A restless young woman leaves home and learns priceless life lessons in Lee DeNoya’s stunning picture book The Girl Who Wrote Her Own Fairytale.
In an unspecified pre-automobile era, a grandmother sits down to read a story to her granddaughter, the “I-am-not-sleepy little girl.” This framing device establishes the story-within-the-story, told in clever rhyming verse, that dominates the book: the tale of a young woman who, dissatisfied with her life, seeks inspiration beyond the walls of her hometown. “‘There’s a big world out there with so much more than here,/ and I’m missing it!’ they’d hear her say. “‘I have all this energy bound up inside/ but I’m rooted here day after day.’”
Embarking on a journey, the young woman quickly meets an old woman, who advises her that the idea of home is not to be treated lightly. The old woman gives her a compass, and the girl sets off, meeting a painter, a musician, and an explorer, who teach her about art and music, and that the journey is as important as the destination. Later, she again encounters the old woman, who uses the example of ospreys to discuss the qualities of a strong marriage.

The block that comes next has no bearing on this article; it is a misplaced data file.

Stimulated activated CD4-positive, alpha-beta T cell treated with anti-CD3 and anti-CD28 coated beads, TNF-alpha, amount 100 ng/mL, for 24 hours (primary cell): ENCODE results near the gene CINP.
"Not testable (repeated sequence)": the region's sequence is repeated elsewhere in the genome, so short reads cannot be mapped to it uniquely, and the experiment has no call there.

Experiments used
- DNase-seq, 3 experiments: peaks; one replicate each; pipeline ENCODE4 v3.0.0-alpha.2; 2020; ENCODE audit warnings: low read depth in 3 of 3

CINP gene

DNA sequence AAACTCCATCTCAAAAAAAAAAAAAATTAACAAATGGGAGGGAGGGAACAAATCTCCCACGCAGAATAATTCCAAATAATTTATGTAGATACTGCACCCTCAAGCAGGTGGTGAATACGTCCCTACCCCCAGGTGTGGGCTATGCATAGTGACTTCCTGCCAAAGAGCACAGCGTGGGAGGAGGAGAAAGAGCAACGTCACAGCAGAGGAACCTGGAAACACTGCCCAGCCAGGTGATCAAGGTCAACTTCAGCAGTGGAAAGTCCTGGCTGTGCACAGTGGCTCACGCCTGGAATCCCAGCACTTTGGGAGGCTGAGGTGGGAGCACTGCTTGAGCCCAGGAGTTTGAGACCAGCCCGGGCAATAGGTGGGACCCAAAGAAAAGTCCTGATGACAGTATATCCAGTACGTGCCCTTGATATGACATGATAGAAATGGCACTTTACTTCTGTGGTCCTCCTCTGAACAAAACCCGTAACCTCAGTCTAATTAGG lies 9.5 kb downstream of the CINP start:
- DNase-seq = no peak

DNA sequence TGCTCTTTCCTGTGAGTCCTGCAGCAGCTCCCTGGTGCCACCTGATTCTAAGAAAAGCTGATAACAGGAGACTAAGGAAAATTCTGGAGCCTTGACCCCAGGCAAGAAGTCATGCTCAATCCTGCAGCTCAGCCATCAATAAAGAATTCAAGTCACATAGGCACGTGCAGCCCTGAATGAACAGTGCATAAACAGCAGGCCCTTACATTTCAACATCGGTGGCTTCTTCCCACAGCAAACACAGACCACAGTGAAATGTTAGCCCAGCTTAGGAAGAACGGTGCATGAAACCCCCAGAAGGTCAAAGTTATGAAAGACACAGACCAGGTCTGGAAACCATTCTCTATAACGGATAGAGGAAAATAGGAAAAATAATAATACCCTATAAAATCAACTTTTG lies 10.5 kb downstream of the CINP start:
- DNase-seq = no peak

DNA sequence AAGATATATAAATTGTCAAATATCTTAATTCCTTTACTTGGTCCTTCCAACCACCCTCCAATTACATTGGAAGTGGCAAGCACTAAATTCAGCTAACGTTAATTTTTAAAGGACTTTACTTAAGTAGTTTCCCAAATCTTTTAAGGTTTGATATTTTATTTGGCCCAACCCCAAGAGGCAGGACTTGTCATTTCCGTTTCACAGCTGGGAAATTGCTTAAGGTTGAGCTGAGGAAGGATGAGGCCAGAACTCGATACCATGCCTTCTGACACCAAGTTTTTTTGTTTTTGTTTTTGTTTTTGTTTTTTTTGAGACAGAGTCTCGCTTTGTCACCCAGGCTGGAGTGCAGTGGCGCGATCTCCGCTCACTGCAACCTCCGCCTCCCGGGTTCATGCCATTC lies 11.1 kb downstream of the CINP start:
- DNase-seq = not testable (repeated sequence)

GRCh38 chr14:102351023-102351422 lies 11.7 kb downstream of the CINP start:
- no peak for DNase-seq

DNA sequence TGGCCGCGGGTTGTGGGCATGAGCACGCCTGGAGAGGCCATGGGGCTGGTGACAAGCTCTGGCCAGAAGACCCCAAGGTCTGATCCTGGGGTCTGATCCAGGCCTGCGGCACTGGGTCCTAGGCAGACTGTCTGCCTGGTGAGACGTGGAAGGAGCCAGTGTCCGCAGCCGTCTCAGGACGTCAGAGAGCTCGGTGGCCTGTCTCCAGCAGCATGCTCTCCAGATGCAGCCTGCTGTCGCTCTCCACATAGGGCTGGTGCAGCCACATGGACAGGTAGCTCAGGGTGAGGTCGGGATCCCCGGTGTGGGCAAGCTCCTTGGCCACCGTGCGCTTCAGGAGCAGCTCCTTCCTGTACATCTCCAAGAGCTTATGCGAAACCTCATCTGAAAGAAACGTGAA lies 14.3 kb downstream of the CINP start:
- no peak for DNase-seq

When the young woman meets a young man, her compass, combined with his watch, indicates that they complement each other perfectly. The result is a happy, satisfying, and intriguing conclusion to the framing device and the book.
The book’s design is clean and elegant, with each two-page spread featuring a page of text opposite a full color image. The art is exquisite: detailed color paintings, presented on the book’s large faux-yellowed pages. The rhyming, too, is impeccable as it unspools the engaging story.
Although some of the vocabulary is on a young adult level, middle-school aged children should understand and enjoy the book nonetheless, and its message will inspire readers of any age. In sum, The Girl Who Wrote Her Own Fairytale is a beautiful, memorable book in every way.